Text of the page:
Mahmut, a 40 year old independent photographer, is a "village boy made good" at least professionally in the big city - Istanbul in this case. After his wife leaves him, he falls into an existential crisis. Then comes his cousin Yusuf, who left his native village after a local factory closed down, effectively unemploying over half the local men. He looks to Istanbul for salvation: a job on board a ship sailing abroad, at once exciting and crucial to supporting his family in the desperately poor village. The distance between the two men is apparent at once, and becomes increasingly pronounced. Whereas Mahmut is adusted to big city life and suffers from many of its neuroses, Yusuf is a lonely, excentric country worker with annoying nervous and hygienic habits, and a sick mother back home he must somehow support. This intimate drama was filmed in the director's apartment in Istanbul, using all his furniture, appliances, rooms, car and so on as the film's props. The actor playing Yusuf is ...Written by
Outstanding film with a lot to say, not just about modern Turkey
It's probably a year since I saw Uzak, but it has left strong memories of the two main characters, jaded photographer Mahmut and his naive cousin from the village Yusuf.
It's a long film with very little dialogue and a quite limited plot. This has evidently annoyed a fair few viewers. But the film constructs such a painfully believable portrait of Mahmut and Yusuf that there's just as much emotional tension as in the paciest thriller.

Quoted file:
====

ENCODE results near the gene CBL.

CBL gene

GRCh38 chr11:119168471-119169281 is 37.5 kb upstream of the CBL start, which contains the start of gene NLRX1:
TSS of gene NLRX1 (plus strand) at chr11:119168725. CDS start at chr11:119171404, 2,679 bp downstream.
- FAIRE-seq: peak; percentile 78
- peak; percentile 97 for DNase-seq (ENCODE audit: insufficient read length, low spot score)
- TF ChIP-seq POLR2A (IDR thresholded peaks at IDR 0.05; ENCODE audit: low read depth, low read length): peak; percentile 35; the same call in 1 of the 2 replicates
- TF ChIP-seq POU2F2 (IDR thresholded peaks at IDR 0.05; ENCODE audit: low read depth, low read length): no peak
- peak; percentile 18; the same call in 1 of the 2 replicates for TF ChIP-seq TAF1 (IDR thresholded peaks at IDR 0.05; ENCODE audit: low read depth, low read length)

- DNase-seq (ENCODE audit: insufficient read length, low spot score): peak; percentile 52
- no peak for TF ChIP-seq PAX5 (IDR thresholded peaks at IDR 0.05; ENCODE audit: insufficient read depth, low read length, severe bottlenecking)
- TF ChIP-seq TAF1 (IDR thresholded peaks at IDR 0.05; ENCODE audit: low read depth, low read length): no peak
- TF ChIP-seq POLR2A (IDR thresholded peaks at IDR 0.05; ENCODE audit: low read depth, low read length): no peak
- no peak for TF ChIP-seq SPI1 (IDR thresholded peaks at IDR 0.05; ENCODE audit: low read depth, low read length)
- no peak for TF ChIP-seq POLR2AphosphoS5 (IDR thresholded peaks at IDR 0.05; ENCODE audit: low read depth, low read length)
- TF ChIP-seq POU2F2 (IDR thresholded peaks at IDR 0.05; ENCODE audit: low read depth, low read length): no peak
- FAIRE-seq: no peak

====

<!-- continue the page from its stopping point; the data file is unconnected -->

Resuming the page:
Just to be clear, there's no padding in this film -- in the long pauses where no one speaks there as much happening in the characters' emotions (and in yours, watching them) as you could bear. Go to see it awake and alert, and you'll be gripped rather than anaesthetised.
Uzak rings true in so many ways, and that sincerity is probably its greatest accomplishment. People don't grapple with events and problems, so much as with each other. In fact, in the whole film, there's probably not one point where the main characters (Mahmut, Yusuf and Mahmut's ex-wife Nazan) are not opposed.
Much of it is true the world over: country cousin Yusuf's perhaps wilfully naive expectation that a job on a ship will drop into his lap; Mahmut's urbanised cynicism and unwillingness to sympathise with Yusuf.
Other truths are more-specific to Turkey: Yusuf's incomprehension that Mahmut might be tolerating his stay with gritted teeth; Yusuf veering between macho ambition and wide-eyed awkwardness when he tries to get to know a woman.
Uzak is undoubtedly a pretty bleak film, and one Ceylan's strengths is not to beat us over the head with the themes he explores. For me at least, I believed entirely in the behaviour of his characters. All the little failed attempts to connect and petty cruelties ring so true. And yet I didn't leave with a message that "The world is like that", but instead I got "This is how we sometimes treat each other."
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